Until Death Do Us Part, by Lynda Hilburn, Reviewed.

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Humour with vampires: those who love the genre will really get their teeth into this. (Sorry, unforgivable bloody pun! – And again!)

This is a well-constructed short that manages to pack in the conventions of the vampire world. I love the idea of the psychologist treating vampires for their problems. This story is told from the viewpoint of just such a female practitioner.

There’s a great mix of humour and threat, along with a small dose of titillation and a spot of bloodletting.

The characters are captured well and this short read kept me engaged throughout, even though it isn’t in a genre I’d generally read. And I loved that wicked little twist at the end. Great stuff!

Fantasticon 2016 and Other Treats

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A book launch, where we sold out of the publisher’s stock! A meeting with Royd Tolkien and lots of other authors. A gathering of enthusiastic and generous people at an event celebrating science fiction, fantasy and gaming.

Plus: Visits to relatives and friends in various locations. Visits to Family Research Centres to gather facts for the family tree. Wined and dined in several places.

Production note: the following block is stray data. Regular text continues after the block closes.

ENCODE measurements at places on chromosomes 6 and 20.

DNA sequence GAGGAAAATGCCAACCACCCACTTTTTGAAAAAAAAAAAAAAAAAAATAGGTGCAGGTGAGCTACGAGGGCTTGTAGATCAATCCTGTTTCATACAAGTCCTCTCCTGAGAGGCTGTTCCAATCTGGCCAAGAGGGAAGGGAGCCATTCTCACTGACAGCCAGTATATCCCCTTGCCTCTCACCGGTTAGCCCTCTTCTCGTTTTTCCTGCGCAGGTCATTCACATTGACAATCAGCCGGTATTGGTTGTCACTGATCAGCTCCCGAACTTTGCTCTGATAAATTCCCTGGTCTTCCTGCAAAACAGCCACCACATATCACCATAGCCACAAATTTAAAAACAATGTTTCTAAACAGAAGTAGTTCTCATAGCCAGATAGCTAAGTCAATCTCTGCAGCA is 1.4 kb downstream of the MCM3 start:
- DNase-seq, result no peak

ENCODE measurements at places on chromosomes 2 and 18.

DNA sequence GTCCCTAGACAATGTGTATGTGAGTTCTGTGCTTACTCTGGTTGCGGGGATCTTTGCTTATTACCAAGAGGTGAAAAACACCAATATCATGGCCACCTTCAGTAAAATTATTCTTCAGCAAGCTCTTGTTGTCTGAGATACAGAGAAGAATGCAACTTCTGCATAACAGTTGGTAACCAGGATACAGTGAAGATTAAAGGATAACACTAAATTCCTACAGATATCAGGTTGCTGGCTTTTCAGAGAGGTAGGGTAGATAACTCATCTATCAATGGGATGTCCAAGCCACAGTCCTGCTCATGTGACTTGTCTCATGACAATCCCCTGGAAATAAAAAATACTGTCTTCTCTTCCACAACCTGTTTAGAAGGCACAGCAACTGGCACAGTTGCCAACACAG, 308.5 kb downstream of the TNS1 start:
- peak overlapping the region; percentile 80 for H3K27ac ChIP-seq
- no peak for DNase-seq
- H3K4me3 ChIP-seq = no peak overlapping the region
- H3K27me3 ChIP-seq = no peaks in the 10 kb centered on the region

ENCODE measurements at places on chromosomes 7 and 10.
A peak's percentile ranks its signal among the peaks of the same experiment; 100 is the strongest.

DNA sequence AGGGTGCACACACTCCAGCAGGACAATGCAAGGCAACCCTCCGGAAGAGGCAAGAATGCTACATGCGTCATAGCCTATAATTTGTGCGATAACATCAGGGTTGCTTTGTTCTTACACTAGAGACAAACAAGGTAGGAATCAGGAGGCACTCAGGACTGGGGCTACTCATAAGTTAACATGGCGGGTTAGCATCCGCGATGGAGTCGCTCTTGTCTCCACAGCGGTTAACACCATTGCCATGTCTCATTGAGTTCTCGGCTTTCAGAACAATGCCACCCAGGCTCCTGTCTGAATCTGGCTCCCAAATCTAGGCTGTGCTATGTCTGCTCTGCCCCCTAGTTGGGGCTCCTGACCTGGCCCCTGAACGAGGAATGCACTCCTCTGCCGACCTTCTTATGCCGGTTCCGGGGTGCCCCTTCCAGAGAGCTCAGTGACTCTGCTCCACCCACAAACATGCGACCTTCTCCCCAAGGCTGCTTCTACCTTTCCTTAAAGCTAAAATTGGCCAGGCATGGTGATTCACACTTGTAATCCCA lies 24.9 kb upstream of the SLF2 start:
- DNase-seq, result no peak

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The prime reason for the trip was the launch of Blood Red Dust at Fantasticon 2016 in Hull. As usual with this event, arranged by my publisher, Fantastic Books Publishing, a great time was had by all. This time, the venue was really special. The Guildhall is right in the centre of Hull (EU City of Culture in 2017). It’s a wonderful old building with plenty of character and great facilities.

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I arrived early on the Saturday morning and helped out with the bookstall, where Penny Grubb was already busy placing the many books on offer. Blood Red Dust sold well and we exhausted all but 3 of the publisher’s stock. The horror anthology 666 sold out completely over the weekend. And we sold many copies of other books, my fantasy trilogy, A Seared Sky, and scifi novella, The Methuselah Strain, among them.

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The usual and fantastic Cosplay folk were there in force; Storm Troopers, Dr Who, Superheroes and Superheroines of all sorts, a few steampunk characters and some I couldn’t identify! All wearing great costumes.